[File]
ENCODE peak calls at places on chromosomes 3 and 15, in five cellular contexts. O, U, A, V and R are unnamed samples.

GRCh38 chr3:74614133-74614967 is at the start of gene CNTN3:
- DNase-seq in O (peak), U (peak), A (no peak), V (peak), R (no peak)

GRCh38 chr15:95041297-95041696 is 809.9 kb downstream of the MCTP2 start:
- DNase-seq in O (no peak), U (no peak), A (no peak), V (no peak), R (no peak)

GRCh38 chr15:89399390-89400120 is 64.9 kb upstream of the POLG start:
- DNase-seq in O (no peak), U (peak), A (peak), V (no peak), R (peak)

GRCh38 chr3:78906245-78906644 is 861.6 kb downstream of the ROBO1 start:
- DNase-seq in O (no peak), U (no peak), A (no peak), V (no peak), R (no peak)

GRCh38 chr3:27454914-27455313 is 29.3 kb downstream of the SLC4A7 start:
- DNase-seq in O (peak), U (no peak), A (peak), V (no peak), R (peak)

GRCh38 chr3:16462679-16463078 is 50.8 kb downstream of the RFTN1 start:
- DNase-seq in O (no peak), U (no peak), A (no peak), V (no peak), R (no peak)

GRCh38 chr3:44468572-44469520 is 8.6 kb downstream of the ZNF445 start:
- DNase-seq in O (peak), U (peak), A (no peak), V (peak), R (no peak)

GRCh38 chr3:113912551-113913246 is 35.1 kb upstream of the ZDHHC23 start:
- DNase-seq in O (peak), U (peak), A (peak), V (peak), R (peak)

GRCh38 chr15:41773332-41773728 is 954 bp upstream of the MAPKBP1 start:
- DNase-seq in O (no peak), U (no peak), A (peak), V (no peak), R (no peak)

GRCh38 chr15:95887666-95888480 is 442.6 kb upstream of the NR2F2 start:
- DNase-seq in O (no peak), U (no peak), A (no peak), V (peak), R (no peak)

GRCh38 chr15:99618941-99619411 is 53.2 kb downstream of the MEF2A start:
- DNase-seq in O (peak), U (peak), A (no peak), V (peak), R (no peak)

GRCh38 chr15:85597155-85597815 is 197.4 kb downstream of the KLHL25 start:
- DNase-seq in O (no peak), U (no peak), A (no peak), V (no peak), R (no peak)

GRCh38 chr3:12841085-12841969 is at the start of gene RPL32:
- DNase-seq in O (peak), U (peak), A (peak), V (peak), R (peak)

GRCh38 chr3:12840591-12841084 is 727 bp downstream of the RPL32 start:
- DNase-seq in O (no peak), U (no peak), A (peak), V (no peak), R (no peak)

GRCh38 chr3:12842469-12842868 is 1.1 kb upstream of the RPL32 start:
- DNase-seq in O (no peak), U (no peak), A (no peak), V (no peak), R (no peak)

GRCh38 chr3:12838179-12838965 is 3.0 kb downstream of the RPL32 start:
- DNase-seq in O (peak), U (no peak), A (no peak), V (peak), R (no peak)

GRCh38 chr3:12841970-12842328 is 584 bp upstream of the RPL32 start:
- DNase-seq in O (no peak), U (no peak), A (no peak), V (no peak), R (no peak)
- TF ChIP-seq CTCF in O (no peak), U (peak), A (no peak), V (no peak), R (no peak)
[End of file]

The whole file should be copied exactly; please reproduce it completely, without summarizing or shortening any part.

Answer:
ENCODE peak calls at places on chromosomes 3 and 15, in five cellular contexts. O, U, A, V and R are unnamed samples.

GRCh38 chr3:74614133-74614967 is at the start of gene CNTN3:
- DNase-seq in O (peak), U (peak), A (no peak), V (peak), R (no peak)

GRCh38 chr15:95041297-95041696 is 809.9 kb downstream of the MCTP2 start:
- DNase-seq in O (no peak), U (no peak), A (no peak), V (no peak), R (no peak)

GRCh38 chr15:89399390-89400120 is 64.9 kb upstream of the POLG start:
- DNase-seq in O (no peak), U (peak), A (peak), V (no peak), R (peak)

GRCh38 chr3:78906245-78906644 is 861.6 kb downstream of the ROBO1 start:
- DNase-seq in O (no peak), U (no peak), A (no peak), V (no peak), R (no peak)

GRCh38 chr3:27454914-27455313 is 29.3 kb downstream of the SLC4A7 start:
- DNase-seq in O (peak), U (no peak), A (peak), V (no peak), R (peak)

GRCh38 chr3:16462679-16463078 is 50.8 kb downstream of the RFTN1 start:
- DNase-seq in O (no peak), U (no peak), A (no peak), V (no peak), R (no peak)

GRCh38 chr3:44468572-44469520 is 8.6 kb downstream of the ZNF445 start:
- DNase-seq in O (peak), U (peak), A (no peak), V (peak), R (no peak)

GRCh38 chr3:113912551-113913246 is 35.1 kb upstream of the ZDHHC23 start:
- DNase-seq in O (peak), U (peak), A (peak), V (peak), R (peak)

GRCh38 chr15:41773332-41773728 is 954 bp upstream of the MAPKBP1 start:
- DNase-seq in O (no peak), U (no peak), A (peak), V (no peak), R (no peak)

GRCh38 chr15:95887666-95888480 is 442.6 kb upstream of the NR2F2 start:
- DNase-seq in O (no peak), U (no peak), A (no peak), V (peak), R (no peak)

GRCh38 chr15:99618941-99619411 is 53.2 kb downstream of the MEF2A start:
- DNase-seq in O (peak), U (peak), A (no peak), V (peak), R (no peak)

GRCh38 chr15:85597155-85597815 is 197.4 kb downstream of the KLHL25 start:
- DNase-seq in O (no peak), U (no peak), A (no peak), V (no peak), R (no peak)

GRCh38 chr3:12841085-12841969 is at the start of gene RPL32:
- DNase-seq in O (peak), U (peak), A (peak), V (peak), R (peak)

GRCh38 chr3:12840591-12841084 is 727 bp downstream of the RPL32 start:
- DNase-seq in O (no peak), U (no peak), A (peak), V (no peak), R (no peak)

GRCh38 chr3:12842469-12842868 is 1.1 kb upstream of the RPL32 start:
- DNase-seq in O (no peak), U (no peak), A (no peak), V (no peak), R (no peak)

GRCh38 chr3:12838179-12838965 is 3.0 kb downstream of the RPL32 start:
- DNase-seq in O (peak), U (no peak), A (no peak), V (peak), R (no peak)

GRCh38 chr3:12841970-12842328 is 584 bp upstream of the RPL32 start:
- DNase-seq in O (no peak), U (no peak), A (no peak), V (no peak), R (no peak)
- TF ChIP-seq CTCF in O (no peak), U (peak), A (no peak), V (no peak), R (no peak)